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Icarus and Daedalus

Poor father Daedalus
Was blessed with Icarus,
And what a fool of a son was he.
Such an ingenious inventor
And scientist for a father,
He blamed it on his mother’s genes.

Both caught one day
In a place far away
From the family’s hearth and home,
While Daedalus worked,
Icarus sat and jerked,
Crying on a mossy stone.

But Daedalus did it
To escape prison Crete
He made wings for him and his son.
“We’ll fly from this lair,
We’ll get away from here,
And in doing so we’ll have some fun.”

Icarus wiped his tears
Leaving sad little smears
All over his potato face.
He strapped on the wings,
Those beautiful things,
To win the deadly race.

Daedalus warned: “Do not
Fly high or you’ll be caught
In the rays of Helios’ sun.
The wings will melt
And the deal will be dealt
Between the Fates and Kronos’ son.”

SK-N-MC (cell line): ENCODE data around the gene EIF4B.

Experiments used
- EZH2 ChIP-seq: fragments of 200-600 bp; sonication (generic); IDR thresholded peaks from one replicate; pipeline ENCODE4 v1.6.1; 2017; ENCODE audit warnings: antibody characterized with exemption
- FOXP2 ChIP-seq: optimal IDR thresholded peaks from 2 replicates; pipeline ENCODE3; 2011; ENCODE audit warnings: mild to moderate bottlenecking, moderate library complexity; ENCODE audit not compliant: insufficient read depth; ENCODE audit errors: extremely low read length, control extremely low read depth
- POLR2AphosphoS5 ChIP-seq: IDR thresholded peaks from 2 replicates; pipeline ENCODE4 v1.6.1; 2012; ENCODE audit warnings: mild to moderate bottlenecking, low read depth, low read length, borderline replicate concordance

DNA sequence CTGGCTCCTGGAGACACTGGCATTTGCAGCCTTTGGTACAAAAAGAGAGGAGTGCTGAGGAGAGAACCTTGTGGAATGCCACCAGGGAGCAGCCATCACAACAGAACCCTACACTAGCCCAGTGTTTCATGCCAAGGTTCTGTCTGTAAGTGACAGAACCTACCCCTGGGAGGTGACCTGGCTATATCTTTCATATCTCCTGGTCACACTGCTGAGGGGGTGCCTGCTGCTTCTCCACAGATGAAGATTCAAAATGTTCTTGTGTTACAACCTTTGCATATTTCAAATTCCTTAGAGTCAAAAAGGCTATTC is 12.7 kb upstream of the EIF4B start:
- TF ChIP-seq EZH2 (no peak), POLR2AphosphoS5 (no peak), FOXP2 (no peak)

But the foolish boy
Only thought of the toys
And thus doomed himself to die,
For the wings were overdone
In the fire of the sun,
And Icarus fell faster than he could fly.

Let this be a moral to young boys all
Who do not heed their fathers’ warning:
Listen first, then obey
If you truly wish to stay
To see another morning.

Style / type: 
Structured: Western
Review Request (Intensity): 
I want the raw truth, feel free to knock me on my back
Review Request (Direction): 
What did you think of my title?
How was my language use?
What did you think of the rhythm or pattern or pacing?
How does this theme appeal to you?
How was the beginning/ending of the poem?
Is the internal logic consistent?
Editing stage: 


I loved your story, just a small thing it would be nice to split it up a little to give some breathing space, Later we can go into epics, there is a workshop that is open ended run by Wesley for those long pieces.
This was written with care and thank you for bringing to life the old stories some of us may have forgotten,
Yours Ian.T

There are a million reasons to believe in yourself,
So find more reasons to believe in others..

Thank you for the suggestion. I'll try splitting it into stanzas
Best wishes,

The poet only asks to get his head into the heavens. It is the logician who seeks to get the heavens into his head. And it is his head that splits.~G.K. Chesterton

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